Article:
Memory dysfunction as a core feature of schizophrenia
The best studied function of NMDA receptors in brain is in hippocampus, where NMDA receptors serve as the trigger for hippocampal long-term potentiation (LTP) (Cotman and Monaghan, 1988). In animals, infusion of NMDA antagonists directly into hippocampus leads to impaired ability to learn new information, while having little effect upon retention of previously learned information (Morris, 1989). This distinction arises because new memory formation depends upon LTP initiation—an NMDA-dependent phenomenon—while memory retention depends only on non-NMDA-dependent consolidation processes. In humans, NMDA antagonists also produce a well-documented amnestic effect, with impairment in encoding but not retention (Honey et al., 2003). One clear prediction of the glutamate model, therefore, is that patients with schizophrenia should show impaired ability to learn new information, with relatively preserved ability to maintain information once it has been learned. In fact, numerous studies have now shown that deficits in learning and memory are among the most consistently disturbed features of schizophrenia, and that patients do indeed show the pattern expected from NMDA dysfunction (i.e., similar deficits at short and long retention intervals) rather than hippocampal structural damage (i.e., deficits in retention as well as encoding). Compared to glutamatergic agents, dopamine agonists and antagonists produce relatively limited effects on learning and memory.
NMDA dysfunction as mediator of prefrontal deficits in schizophrenia
A second area in which glutamatergic models help to explain the pathophysiology of schizophrenia is the realm of higher order cortical dysfunction. Schizophrenia is associated with deficits in well-known higher order processes such as executive processing or attention. As with learning and memory, deficits in these types of processes can be recreated by NMDA blockade in human or animal models. For example, ketamine challenge in humans leads to impaired performance on tests such as the Wisconsin Card Sorting Test (WCST) (Krystal et al., 2005) or the AX-type continuous performance task (AX-CPT) (Umbricht et al., 2000), two widely used measures of executive processing dysfunction in schizophrenia. Similar deficits are not seen following challenge with amphetamine. Although deficits in executive processing are typically interpreted as showing dysfunction of prefrontal cortex or fronto-parietal circuits, a more precise interpretation may be that such deficits reflect dysfunction of NMDA receptors within those brain regions. Other aspects of prefrontal function, such as ability to ignore distraction across delay (Rabinowicz et al., 2000), are paradoxically preserved in schizophrenia. As with learning and memory deficits, therefore, executive processing deficits may be most parsimoniously attributed to underlying NMDA dysfunction.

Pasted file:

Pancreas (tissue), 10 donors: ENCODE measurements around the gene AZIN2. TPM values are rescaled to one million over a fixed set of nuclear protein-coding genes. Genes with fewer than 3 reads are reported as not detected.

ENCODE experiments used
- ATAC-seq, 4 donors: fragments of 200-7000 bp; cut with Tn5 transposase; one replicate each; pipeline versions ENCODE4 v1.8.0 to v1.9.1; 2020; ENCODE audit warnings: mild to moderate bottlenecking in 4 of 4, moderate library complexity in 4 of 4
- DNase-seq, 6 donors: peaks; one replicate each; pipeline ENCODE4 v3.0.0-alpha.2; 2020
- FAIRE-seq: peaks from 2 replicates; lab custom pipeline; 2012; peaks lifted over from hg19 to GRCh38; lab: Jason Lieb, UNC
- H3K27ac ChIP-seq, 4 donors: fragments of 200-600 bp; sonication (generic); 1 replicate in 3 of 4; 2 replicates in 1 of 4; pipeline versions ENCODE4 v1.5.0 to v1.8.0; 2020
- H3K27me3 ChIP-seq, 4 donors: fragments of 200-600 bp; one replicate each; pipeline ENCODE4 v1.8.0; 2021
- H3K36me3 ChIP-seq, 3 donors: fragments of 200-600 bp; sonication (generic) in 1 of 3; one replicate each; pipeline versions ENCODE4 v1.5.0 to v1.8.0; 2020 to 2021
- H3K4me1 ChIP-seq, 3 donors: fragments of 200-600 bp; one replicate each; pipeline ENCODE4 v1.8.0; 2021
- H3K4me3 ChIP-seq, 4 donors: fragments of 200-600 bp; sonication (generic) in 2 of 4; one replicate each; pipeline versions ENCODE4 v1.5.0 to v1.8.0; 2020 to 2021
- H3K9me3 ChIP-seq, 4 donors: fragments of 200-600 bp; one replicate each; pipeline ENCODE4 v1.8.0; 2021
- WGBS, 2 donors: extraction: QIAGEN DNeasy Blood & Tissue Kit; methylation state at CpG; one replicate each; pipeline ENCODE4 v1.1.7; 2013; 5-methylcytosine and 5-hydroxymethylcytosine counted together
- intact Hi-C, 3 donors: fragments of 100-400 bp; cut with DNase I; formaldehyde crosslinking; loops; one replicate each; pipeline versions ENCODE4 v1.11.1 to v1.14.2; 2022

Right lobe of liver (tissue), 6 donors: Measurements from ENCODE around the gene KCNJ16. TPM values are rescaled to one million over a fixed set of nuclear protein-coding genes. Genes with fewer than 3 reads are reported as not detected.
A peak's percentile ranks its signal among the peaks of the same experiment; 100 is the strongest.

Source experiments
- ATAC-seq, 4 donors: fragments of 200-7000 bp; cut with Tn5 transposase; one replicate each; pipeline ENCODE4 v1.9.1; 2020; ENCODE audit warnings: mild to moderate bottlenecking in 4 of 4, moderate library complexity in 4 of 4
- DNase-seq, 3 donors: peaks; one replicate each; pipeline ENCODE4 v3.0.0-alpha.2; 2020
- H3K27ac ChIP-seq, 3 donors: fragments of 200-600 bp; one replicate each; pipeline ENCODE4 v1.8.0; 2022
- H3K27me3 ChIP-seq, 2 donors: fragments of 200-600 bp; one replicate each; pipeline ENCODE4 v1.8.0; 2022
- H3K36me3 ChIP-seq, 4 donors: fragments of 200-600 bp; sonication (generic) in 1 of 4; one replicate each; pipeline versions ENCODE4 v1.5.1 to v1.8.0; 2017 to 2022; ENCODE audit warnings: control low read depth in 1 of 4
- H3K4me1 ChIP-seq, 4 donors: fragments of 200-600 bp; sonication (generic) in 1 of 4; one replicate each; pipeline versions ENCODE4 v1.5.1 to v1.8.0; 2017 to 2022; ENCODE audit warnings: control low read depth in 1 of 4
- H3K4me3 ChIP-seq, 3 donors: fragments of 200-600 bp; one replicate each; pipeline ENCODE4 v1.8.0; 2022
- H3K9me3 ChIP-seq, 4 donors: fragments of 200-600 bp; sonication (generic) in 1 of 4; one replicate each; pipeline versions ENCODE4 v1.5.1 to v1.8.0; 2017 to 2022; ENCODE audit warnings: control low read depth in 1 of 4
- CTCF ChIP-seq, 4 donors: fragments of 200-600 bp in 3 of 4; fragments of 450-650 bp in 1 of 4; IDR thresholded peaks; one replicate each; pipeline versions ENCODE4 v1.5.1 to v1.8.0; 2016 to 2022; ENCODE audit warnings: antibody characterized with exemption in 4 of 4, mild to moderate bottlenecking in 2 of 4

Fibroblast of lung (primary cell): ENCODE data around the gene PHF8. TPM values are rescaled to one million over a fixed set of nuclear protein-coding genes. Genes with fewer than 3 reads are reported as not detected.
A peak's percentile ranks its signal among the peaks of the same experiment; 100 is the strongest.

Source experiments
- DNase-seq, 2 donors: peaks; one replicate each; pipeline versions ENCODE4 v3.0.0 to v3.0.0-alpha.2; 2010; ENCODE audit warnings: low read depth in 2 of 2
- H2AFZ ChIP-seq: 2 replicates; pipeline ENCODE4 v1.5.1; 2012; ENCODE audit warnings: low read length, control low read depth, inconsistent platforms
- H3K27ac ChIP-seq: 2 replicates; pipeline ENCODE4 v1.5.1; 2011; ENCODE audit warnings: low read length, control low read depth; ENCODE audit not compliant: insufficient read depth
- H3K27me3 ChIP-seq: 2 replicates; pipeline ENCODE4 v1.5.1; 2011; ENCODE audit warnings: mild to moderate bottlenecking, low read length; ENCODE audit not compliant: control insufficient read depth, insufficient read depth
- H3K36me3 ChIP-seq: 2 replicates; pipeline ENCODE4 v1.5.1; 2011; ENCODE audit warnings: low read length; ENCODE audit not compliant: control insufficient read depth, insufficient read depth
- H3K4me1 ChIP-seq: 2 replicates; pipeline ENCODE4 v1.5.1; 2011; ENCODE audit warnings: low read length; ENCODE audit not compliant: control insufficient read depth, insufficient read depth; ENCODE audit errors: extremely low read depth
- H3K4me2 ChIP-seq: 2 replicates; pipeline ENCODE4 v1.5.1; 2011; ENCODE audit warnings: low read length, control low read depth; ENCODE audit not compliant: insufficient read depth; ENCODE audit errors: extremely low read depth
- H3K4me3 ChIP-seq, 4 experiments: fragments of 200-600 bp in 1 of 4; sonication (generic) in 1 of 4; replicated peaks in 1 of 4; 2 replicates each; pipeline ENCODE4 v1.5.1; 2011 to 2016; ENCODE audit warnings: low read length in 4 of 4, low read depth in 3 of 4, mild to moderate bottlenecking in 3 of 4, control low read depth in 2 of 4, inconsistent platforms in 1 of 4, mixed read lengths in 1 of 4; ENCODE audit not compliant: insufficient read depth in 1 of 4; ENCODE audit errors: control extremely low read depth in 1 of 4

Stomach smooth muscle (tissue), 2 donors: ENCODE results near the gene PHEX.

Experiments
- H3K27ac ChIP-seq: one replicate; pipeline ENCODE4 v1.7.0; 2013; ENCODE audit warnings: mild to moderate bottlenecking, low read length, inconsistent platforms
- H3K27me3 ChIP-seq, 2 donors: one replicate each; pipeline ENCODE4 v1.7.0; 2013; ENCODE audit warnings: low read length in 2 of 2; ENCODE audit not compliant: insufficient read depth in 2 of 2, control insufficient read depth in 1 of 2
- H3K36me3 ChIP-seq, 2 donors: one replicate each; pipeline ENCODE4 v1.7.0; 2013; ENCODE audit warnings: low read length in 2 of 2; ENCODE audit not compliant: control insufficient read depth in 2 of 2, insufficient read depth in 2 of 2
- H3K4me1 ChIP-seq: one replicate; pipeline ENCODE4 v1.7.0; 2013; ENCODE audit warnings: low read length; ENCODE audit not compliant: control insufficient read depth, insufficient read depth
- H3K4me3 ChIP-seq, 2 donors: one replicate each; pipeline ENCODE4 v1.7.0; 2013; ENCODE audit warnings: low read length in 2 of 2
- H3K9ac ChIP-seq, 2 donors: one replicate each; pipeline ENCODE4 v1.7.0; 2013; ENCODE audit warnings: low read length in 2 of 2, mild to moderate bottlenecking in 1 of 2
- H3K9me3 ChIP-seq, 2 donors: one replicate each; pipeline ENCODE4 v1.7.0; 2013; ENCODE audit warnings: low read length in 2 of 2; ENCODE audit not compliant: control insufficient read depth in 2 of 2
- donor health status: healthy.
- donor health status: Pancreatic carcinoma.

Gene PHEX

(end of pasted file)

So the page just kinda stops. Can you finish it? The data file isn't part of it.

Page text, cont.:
Cortical dysfunction within sensory brain regions
A final test of the glutamate model comes from studies of cortical processing deficits within sensory regions. Sensory regions of the brain, such as primary auditory and visual cortex, have been traditionally understudied in schizophrenia, presumably because of assumptions, going back at least to Bleuler, that sensory processes in schizophrenia are intact. In fact, however, significant deficits in cortical information processing can be demonstrated even at the level of primary and secondary sensory cortices, consistent with the widespread distribution of NMDA receptors in brain.